Rep. Ros-Lehtinen presses on jets in Taiwan

By Agence France-Presse
Monday, May 21, 2012 17:07 EDT
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House Foreign Affairs Committee Chair Ileana Ros-Lehtinen via AFP
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WASHINGTON — A senior US lawmaker said Monday that she spoke to Taiwan’s leaders about the need to upgrade the island’s air force, after the House of Representatives voted to force the sale of new F-16s.

Representative Ileana Ros-Lehtinen, the chairwoman of the House Foreign Affairs Committee, is leading a delegation of US House members to Taiwan and said she met Monday with President Ma Ying-jeou and the opposition.

Ros-Lehtinen, a Republican and outspoken critic of China, said that she discussed Taiwan’s “growing need” for new F-16 fighter-jets. Beijing considers Taiwan, a self-governing democracy, to be a province awaiting reunification.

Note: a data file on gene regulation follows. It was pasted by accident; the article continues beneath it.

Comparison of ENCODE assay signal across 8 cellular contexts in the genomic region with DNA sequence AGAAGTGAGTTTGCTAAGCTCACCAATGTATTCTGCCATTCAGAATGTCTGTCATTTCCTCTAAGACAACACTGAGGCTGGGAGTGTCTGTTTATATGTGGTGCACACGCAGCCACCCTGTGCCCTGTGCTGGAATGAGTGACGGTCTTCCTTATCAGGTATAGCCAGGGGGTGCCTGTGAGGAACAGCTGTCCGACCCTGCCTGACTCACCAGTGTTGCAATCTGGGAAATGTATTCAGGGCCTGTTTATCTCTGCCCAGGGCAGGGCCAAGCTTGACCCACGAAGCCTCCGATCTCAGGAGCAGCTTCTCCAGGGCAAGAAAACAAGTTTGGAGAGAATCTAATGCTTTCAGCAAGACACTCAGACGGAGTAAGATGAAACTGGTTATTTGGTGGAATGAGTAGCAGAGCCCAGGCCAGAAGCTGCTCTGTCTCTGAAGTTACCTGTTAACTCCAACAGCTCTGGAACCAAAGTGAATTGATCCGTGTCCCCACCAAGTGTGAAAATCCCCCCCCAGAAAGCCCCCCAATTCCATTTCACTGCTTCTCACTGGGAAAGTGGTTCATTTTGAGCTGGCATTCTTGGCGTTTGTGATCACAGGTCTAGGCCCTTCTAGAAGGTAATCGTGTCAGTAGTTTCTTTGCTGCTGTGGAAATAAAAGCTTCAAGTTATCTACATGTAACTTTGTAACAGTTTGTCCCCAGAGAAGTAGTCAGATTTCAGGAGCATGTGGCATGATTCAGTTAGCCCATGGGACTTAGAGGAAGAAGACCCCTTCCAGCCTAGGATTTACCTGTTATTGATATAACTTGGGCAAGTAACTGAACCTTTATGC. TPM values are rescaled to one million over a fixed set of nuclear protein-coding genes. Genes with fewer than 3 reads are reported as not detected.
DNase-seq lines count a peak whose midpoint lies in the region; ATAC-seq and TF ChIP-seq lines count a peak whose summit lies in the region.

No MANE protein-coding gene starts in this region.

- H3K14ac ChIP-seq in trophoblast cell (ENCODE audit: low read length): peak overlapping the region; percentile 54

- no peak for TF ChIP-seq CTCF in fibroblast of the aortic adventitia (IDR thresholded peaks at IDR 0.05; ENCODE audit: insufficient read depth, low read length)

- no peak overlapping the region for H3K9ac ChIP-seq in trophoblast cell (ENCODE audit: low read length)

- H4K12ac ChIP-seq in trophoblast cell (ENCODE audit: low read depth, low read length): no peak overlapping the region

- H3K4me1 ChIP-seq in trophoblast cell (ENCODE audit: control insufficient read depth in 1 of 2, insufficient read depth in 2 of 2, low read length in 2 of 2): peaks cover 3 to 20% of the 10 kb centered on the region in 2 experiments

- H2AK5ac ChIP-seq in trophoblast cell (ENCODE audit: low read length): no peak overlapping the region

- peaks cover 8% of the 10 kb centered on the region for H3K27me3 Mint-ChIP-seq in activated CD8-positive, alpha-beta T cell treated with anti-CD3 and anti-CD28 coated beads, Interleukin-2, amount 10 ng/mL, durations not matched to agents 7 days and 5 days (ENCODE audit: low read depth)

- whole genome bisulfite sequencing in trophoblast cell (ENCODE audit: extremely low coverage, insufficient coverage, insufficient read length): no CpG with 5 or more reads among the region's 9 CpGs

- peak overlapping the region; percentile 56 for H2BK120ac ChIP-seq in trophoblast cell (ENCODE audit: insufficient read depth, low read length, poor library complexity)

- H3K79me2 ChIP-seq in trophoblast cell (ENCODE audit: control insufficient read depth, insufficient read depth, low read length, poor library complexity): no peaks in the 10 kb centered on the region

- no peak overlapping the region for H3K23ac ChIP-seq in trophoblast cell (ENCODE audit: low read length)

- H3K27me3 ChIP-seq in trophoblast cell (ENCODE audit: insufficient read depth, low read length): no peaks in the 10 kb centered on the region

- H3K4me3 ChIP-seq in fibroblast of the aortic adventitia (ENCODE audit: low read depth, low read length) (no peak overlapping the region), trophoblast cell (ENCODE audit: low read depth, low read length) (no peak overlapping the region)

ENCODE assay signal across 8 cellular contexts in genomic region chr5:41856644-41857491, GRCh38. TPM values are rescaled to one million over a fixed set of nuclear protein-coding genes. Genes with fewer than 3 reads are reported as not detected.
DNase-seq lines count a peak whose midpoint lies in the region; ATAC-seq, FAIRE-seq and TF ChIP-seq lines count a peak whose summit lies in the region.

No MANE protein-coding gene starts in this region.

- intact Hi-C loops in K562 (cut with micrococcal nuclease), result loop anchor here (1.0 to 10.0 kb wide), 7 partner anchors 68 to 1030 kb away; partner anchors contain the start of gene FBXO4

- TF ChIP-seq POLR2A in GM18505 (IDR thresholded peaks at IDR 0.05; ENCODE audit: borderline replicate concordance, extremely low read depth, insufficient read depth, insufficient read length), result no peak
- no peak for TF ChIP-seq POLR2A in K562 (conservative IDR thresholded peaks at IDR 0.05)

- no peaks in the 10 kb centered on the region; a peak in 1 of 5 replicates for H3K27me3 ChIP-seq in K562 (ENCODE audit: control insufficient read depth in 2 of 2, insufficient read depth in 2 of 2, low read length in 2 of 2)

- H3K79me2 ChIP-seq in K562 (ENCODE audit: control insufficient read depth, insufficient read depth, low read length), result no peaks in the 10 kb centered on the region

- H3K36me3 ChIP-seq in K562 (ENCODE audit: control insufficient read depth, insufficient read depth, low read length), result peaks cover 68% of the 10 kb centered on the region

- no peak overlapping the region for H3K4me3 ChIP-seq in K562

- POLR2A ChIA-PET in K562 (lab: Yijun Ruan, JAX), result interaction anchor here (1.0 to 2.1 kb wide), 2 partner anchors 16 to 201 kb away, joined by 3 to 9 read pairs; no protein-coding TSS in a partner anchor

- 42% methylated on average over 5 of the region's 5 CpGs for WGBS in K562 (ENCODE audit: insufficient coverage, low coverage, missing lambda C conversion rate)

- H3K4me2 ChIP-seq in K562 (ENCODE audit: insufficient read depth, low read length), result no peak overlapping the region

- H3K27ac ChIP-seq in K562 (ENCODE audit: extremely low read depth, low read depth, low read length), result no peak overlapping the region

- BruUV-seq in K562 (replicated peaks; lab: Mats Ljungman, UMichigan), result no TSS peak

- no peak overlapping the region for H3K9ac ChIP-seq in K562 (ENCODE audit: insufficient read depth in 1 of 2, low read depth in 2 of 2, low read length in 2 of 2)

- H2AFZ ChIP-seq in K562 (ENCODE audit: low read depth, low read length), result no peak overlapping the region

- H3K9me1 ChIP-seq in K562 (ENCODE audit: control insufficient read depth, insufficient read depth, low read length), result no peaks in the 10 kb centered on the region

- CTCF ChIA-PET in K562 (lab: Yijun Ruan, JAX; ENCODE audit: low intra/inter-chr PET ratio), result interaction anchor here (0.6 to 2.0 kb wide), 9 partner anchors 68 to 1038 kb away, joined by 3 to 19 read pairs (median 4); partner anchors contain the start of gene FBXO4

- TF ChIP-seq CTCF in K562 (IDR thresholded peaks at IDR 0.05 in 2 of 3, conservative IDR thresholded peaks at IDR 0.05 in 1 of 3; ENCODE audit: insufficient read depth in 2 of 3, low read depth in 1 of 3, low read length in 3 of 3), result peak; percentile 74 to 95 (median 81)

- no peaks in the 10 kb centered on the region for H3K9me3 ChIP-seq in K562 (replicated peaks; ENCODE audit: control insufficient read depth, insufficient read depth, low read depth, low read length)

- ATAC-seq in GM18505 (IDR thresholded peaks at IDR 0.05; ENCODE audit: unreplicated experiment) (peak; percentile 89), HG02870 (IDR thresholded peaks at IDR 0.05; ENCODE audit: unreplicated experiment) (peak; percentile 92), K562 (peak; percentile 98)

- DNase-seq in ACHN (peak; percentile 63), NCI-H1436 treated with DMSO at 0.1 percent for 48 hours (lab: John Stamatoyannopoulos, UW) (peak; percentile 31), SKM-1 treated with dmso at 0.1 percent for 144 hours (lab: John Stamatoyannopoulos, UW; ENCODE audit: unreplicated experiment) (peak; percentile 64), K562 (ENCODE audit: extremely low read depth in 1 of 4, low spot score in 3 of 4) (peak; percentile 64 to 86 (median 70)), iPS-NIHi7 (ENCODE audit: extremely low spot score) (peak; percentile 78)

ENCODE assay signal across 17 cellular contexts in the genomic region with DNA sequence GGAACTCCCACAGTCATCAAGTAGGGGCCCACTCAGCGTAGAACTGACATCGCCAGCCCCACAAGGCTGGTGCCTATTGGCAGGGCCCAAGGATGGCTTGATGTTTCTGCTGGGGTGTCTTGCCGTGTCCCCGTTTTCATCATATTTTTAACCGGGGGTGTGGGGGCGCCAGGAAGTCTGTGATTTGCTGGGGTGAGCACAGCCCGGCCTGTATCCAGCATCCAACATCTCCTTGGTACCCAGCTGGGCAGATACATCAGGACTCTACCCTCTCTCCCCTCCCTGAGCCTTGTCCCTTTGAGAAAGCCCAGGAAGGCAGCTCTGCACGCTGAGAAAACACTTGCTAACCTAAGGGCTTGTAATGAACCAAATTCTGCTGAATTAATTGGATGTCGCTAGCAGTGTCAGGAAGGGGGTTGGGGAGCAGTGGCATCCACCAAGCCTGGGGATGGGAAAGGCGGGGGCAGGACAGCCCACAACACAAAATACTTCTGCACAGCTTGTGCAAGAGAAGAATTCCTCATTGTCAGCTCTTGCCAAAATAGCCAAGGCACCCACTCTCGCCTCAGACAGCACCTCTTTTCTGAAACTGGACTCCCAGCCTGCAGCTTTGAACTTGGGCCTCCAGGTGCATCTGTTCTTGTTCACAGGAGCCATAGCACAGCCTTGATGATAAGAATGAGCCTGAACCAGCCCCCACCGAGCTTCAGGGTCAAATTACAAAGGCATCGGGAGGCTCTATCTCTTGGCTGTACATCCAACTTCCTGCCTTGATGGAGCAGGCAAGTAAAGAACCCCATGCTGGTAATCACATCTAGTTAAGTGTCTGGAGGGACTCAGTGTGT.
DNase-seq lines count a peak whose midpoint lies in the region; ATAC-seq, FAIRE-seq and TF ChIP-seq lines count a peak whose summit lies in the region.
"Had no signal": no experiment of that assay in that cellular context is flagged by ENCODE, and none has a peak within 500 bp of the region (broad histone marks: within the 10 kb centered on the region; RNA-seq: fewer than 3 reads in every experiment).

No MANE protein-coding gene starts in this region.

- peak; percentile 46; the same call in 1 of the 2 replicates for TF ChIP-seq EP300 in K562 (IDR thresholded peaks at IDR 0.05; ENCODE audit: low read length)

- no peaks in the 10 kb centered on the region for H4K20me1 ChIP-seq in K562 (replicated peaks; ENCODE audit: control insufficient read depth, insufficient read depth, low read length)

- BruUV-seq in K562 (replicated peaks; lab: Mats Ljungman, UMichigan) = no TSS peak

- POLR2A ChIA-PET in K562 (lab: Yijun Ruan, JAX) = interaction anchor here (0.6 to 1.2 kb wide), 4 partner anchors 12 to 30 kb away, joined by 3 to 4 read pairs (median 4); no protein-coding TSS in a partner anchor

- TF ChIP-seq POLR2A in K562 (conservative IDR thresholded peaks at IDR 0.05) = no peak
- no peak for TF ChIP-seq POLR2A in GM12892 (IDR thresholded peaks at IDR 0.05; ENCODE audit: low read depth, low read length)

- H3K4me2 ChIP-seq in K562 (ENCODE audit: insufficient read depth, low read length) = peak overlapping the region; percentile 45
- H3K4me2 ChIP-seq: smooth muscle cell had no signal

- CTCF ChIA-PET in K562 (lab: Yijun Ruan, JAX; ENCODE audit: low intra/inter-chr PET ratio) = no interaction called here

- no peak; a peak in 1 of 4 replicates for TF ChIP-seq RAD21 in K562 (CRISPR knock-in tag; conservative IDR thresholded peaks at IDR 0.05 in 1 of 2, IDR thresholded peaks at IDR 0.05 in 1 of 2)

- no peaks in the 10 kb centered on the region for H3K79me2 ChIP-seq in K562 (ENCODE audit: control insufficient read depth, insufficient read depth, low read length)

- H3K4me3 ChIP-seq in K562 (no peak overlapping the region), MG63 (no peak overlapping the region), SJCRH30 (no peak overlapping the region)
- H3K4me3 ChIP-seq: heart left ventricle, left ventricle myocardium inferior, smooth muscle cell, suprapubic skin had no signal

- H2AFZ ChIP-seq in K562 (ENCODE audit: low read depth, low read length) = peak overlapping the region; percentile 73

“Taiwan’s military, and particularly its airpower, is in critical need of upgrades in order to maintain the balance in cross-strait relations,” Ros-Lehtinen said in a statement issued in Washington.

“As Beijing steeply increases military spending and continues to pursue policies bullying American friends and allies near the Taiwan Strait and the South China Sea, it is dangerous for our nation’s interests and priorities in the region to allow Taiwan’s defense capabilities to decline,” she said.

The Republican-led House of Representatives voted Friday to force President Barack Obama’s to sell Taiwan 66 new F-16 warplanes. The measure still needs approval by the Senate, where Obama’s Democratic Party holds the majority.

The Barack Obama administration authorized a $5.85 billion upgrade of Taiwan’s existing fleet in September. But it held off on the sale of brand-new jets, in a decision widely seen as aimed at preserving cooperation with China on a host of other issues from trade to North Korea to Iran.

China on Monday denounced the House vote on F-16s as “grave interference in China’s internal affairs.” China had also criticized the September deal, but many US analysts saw its reaction as muted due to the absence of new jets.

The United States does not recognize Taiwan. But the island enjoys strong support in Congress, which under a 1979 law requires the administration to provide for the island’s self-defense.

Agence France-Presse
Agence France-Presse
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